According to a new survey by Willis Towers Watson (WTW), the availability of data is the biggest test firms expect to face over the next five years in order to address climate risk.
The survey was created to gain insights on progress made to assess and manage the impact of climate risk on their business.
80% of respondents reported data as their top concern in the transition to a Net Zero economy, with difficulty in making quantitative assessments (75%) and insufficient expertise in the actions required (62%) also being revealed as major challenges.
The results showed that only some of the organisations that took part in the survey expect the level of risk associated with climate change to diminish, with 40% of respondents predicting today’s level of risk facing their business will escalate over time.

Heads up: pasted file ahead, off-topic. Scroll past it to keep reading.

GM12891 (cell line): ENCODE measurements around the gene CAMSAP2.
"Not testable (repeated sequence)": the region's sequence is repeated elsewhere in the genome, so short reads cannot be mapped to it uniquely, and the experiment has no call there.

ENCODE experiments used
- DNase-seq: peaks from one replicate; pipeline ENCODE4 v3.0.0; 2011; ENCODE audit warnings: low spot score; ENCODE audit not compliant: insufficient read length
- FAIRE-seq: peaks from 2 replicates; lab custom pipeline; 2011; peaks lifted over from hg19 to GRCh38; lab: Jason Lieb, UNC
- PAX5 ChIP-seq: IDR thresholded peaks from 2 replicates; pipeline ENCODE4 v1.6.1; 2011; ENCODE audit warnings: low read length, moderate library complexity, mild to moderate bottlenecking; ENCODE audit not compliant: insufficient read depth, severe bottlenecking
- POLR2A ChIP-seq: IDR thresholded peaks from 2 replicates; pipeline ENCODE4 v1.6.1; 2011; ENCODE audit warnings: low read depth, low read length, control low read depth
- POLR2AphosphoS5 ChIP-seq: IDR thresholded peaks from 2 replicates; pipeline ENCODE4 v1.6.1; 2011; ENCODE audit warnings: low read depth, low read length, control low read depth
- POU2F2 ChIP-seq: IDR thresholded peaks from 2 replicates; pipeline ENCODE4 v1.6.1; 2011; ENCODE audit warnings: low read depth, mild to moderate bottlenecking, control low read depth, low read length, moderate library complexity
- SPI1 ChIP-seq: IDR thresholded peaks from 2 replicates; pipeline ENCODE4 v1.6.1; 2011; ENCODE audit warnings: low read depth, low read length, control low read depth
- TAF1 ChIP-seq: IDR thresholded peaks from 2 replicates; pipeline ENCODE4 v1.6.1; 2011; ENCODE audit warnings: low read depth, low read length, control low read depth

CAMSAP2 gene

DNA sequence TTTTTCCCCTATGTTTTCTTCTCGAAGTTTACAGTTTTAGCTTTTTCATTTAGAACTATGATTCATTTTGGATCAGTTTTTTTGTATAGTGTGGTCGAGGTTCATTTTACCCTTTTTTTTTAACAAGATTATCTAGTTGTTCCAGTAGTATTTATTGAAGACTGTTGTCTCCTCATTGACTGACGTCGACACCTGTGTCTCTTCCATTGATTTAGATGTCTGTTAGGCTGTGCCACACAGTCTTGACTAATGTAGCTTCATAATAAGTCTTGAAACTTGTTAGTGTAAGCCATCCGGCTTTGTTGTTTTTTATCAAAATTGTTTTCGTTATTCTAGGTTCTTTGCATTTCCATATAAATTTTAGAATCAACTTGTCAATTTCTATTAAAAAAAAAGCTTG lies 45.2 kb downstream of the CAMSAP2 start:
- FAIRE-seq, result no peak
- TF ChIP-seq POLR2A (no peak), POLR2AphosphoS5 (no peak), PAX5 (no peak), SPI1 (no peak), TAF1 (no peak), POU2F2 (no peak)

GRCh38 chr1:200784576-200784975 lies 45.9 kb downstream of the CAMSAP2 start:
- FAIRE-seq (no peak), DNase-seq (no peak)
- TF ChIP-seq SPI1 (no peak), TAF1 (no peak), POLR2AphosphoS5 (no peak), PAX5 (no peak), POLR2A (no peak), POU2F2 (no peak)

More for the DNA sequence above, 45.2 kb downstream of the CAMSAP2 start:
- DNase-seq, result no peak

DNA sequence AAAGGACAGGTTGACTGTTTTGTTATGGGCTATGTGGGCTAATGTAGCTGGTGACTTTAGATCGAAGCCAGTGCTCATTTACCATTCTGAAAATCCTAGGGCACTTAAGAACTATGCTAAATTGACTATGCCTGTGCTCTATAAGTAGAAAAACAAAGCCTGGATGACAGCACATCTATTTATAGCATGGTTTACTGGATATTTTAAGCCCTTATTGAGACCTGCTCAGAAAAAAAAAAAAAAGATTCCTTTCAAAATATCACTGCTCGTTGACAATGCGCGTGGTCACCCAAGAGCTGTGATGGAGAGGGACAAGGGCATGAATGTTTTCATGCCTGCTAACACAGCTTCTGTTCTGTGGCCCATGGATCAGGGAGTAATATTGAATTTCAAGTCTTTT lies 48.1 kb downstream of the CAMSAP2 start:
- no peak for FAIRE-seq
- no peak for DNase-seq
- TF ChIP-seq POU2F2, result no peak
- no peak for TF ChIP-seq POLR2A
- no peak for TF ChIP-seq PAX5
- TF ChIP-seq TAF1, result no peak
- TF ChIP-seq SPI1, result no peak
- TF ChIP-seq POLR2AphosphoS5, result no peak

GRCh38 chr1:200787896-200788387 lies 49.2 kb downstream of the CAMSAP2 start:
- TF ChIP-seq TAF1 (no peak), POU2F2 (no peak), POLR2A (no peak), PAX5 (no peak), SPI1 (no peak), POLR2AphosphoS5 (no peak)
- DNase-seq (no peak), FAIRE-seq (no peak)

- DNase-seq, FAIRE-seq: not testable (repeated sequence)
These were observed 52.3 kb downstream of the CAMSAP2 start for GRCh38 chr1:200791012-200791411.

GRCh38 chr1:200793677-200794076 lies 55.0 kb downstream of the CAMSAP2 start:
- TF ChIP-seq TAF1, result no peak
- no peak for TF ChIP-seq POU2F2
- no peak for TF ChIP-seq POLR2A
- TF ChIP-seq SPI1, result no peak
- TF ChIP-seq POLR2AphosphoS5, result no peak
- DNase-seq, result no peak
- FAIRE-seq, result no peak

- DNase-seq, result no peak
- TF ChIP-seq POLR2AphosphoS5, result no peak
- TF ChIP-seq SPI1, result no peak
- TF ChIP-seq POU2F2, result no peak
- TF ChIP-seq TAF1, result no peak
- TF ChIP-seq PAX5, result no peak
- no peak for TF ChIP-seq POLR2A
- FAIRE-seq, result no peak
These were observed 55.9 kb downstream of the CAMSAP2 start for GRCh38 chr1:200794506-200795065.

The reinsurance broker explained that the pace of change is far behind what is needed in order to keep global temperatures from exceeding 1.5°C of pre-industrial levels, the respondents explained that implementing a strategy to achieve Net Zero is the most common challenge to making this commitment (43%), followed by a lack of tools or data (32%).
In addition to future climate-related challenges facing the financial sector over the next five years, the survey looked at issues senior decision makers are having to deal with right now.
Respondents cited transition (75%), reputational (63%) and social responsibility (57%) risks their organisations are prioritising today in order to bridge the gap and achieve Net Zero emissions.
Rowan Douglas, Head of Willis Towers Watson’s Climate and Resilience Hub, commented: “Future climate risks are unprecedented and systemic, and the magnitude of the challenge is so huge and the moment so late that every lever is being explored to turn economies to meet the Paris targets.
“While the financial sector is well placed to take a lead, climate-related risk not only needs to be integrated into day-to-day risk management but also to steer the whole economic transition to a low-carbon and resilient future.”